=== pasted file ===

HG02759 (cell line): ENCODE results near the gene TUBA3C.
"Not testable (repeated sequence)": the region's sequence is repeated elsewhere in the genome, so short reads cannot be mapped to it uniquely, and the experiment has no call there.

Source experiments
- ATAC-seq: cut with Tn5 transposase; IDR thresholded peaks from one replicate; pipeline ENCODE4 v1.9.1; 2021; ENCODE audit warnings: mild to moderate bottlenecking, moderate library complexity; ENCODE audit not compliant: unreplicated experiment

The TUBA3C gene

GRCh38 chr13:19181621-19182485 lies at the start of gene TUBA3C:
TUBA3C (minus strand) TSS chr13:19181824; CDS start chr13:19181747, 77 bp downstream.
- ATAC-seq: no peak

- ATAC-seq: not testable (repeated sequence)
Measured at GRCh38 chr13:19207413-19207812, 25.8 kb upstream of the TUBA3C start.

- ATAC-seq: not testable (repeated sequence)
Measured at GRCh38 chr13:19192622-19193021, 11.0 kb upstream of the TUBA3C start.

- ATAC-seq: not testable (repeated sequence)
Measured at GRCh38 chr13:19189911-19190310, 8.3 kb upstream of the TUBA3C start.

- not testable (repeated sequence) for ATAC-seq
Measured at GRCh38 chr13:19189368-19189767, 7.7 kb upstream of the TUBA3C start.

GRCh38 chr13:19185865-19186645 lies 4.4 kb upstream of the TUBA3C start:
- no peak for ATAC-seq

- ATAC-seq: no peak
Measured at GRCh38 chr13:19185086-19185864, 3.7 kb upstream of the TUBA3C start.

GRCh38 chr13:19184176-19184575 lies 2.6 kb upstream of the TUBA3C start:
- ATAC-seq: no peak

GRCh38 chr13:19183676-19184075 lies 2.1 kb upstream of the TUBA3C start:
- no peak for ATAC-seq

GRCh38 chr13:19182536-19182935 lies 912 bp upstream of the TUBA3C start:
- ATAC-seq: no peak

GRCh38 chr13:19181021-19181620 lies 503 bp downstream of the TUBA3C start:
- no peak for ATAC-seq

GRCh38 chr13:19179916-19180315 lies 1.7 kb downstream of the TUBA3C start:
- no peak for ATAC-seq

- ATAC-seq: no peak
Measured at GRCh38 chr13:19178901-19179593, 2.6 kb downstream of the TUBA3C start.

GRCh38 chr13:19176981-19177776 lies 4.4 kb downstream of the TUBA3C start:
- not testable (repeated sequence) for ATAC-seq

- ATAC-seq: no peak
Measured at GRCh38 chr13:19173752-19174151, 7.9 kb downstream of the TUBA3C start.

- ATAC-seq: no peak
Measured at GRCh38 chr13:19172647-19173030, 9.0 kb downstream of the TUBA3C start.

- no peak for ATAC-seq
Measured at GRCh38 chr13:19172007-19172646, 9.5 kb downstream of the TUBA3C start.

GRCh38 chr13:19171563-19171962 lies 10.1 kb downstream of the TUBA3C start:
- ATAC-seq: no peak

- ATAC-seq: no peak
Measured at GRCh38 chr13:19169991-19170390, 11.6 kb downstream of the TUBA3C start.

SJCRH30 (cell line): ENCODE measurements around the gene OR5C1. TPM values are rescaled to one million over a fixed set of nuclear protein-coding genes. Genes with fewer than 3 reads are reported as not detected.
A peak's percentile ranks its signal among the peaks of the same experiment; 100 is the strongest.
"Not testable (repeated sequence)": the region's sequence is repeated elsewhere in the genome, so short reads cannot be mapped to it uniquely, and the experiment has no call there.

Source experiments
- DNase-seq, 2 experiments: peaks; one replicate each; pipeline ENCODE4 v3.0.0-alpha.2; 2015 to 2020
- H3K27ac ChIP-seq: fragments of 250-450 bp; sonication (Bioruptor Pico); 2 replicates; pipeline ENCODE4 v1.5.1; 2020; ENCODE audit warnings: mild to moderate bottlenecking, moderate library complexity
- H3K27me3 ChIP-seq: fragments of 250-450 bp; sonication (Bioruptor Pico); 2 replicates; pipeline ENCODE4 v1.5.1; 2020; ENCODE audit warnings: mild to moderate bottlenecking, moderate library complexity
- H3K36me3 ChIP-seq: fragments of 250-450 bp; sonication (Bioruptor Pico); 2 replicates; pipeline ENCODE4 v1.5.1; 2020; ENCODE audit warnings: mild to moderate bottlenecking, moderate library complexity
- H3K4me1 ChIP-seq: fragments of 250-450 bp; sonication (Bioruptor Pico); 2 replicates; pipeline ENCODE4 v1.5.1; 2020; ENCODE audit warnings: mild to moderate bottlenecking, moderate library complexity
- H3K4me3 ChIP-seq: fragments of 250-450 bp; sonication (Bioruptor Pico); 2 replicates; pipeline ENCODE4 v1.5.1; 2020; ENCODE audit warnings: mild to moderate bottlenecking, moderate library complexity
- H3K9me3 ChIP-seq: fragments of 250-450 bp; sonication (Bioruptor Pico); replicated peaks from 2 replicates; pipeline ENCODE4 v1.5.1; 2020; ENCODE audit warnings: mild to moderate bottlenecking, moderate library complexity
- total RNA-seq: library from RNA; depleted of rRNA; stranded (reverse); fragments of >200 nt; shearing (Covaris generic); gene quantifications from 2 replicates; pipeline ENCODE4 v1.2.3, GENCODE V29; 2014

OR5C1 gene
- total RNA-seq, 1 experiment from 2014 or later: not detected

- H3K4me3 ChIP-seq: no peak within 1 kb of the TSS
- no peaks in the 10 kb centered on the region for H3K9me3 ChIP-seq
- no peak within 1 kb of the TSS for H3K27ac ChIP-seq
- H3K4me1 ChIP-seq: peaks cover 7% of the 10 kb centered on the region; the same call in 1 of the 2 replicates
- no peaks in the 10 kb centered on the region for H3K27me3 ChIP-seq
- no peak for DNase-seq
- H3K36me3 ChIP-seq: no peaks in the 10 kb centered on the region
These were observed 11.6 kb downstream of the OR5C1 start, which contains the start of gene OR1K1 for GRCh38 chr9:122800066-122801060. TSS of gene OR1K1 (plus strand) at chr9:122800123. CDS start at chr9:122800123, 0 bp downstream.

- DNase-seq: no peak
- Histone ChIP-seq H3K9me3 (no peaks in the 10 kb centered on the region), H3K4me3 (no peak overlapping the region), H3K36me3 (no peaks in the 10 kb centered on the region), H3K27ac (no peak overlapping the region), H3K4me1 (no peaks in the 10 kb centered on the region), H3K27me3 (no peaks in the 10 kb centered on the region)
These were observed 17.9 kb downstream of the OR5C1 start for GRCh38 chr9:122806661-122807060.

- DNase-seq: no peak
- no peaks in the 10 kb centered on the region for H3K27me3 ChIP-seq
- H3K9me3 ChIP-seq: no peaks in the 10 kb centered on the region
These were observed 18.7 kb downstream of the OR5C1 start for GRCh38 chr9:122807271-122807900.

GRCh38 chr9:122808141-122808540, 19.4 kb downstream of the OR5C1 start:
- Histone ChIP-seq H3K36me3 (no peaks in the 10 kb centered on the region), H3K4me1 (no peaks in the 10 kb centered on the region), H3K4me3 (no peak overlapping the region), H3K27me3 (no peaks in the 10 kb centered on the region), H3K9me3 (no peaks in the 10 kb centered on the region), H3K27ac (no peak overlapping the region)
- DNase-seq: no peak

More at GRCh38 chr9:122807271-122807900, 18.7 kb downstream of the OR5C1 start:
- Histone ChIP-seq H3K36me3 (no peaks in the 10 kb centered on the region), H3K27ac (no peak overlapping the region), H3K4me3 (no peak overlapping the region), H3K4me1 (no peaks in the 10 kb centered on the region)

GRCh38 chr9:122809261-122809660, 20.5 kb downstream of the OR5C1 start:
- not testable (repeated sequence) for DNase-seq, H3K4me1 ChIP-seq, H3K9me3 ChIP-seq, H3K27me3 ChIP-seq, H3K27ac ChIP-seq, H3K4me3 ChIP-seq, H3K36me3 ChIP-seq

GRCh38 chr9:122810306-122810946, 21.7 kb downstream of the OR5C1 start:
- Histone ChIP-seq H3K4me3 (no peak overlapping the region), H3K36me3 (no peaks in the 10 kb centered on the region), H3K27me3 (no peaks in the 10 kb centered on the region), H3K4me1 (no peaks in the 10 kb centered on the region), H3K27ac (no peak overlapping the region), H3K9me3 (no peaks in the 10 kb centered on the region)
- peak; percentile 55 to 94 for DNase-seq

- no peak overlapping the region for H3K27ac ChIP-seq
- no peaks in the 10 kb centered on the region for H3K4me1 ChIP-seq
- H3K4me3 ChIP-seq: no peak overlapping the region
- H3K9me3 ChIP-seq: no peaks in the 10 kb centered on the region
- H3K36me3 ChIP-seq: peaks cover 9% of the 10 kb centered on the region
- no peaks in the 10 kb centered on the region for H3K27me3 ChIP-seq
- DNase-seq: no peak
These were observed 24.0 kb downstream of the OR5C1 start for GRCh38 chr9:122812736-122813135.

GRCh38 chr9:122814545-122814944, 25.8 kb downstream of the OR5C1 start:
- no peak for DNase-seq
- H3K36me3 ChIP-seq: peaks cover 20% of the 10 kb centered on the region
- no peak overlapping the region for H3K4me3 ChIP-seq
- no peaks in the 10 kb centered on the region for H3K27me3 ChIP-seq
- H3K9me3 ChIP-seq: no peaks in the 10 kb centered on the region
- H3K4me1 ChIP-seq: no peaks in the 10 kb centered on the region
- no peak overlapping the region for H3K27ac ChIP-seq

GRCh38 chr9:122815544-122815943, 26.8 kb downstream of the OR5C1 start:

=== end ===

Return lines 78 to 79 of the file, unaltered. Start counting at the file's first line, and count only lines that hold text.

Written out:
- Histone ChIP-seq H3K36me3 (no peaks in the 10 kb centered on the region), H3K27ac (no peak overlapping the region), H3K4me3 (no peak overlapping the region), H3K4me1 (no peaks in the 10 kb centered on the region)

GRCh38 chr9:122809261-122809660, 20.5 kb downstream of the OR5C1 start: